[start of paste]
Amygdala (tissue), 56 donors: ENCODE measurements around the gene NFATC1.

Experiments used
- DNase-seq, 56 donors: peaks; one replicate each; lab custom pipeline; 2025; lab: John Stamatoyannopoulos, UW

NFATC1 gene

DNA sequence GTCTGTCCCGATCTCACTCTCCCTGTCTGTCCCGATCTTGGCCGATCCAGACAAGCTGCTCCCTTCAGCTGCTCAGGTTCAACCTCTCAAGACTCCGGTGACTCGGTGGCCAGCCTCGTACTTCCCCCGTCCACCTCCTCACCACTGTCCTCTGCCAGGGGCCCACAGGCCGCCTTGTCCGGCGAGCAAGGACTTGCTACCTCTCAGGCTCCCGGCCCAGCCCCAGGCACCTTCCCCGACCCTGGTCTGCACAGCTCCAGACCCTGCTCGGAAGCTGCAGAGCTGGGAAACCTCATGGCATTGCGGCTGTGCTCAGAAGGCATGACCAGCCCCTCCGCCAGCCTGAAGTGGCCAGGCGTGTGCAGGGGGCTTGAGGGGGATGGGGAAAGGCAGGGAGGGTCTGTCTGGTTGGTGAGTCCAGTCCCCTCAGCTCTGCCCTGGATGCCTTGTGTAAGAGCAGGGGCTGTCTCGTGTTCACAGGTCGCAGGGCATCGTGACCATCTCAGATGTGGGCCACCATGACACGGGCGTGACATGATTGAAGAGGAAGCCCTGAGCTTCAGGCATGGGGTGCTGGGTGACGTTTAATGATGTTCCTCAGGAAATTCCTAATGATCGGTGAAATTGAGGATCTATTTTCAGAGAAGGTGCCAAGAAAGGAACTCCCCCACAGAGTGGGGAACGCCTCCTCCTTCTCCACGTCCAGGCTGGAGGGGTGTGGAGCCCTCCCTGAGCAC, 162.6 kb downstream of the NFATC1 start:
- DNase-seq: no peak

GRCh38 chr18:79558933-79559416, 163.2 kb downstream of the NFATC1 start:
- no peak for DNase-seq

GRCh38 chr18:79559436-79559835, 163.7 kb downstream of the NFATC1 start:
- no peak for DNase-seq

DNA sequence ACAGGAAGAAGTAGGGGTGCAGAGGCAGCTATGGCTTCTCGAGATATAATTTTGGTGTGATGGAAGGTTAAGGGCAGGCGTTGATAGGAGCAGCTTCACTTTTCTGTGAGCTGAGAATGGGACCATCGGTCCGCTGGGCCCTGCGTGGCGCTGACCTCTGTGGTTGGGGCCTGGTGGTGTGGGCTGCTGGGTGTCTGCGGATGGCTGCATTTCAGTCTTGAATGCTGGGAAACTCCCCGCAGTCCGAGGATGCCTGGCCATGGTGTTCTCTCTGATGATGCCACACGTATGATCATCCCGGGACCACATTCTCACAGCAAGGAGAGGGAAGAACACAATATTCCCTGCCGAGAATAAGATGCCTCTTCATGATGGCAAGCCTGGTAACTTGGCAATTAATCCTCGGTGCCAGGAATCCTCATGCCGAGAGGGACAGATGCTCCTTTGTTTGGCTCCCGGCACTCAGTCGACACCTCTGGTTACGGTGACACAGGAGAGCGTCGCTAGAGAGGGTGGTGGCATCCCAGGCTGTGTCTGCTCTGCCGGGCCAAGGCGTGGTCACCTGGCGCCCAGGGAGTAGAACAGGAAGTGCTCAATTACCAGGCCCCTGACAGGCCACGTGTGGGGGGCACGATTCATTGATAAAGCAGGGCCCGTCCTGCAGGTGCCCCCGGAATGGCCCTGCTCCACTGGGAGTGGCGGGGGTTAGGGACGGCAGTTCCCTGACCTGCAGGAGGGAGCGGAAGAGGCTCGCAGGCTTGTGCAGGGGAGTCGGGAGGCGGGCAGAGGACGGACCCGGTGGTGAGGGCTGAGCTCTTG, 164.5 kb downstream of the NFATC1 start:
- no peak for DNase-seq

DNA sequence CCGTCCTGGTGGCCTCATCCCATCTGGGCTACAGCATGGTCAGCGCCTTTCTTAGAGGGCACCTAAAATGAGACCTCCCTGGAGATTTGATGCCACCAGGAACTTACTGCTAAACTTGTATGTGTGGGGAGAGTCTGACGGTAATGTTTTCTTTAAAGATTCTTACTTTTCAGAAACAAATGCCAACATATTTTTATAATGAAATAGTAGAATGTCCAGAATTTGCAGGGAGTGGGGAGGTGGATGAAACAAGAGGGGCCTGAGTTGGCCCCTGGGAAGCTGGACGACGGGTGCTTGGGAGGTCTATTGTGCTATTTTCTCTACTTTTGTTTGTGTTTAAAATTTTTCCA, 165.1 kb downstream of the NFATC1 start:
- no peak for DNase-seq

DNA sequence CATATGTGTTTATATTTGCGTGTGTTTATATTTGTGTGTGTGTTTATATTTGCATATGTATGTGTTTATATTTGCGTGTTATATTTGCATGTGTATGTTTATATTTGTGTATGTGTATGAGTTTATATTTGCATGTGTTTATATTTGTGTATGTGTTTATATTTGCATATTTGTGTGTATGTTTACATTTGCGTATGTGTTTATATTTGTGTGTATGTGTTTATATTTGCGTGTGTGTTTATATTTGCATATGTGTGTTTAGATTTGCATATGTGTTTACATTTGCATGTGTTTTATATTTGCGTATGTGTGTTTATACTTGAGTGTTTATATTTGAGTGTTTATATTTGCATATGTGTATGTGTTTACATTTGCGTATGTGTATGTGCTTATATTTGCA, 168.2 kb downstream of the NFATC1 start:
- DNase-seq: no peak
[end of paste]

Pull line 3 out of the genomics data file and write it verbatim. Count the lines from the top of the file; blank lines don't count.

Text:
- DNase-seq, 56 donors: peaks; one replicate each; lab custom pipeline; 2025; lab: John Stamatoyannopoulos, UW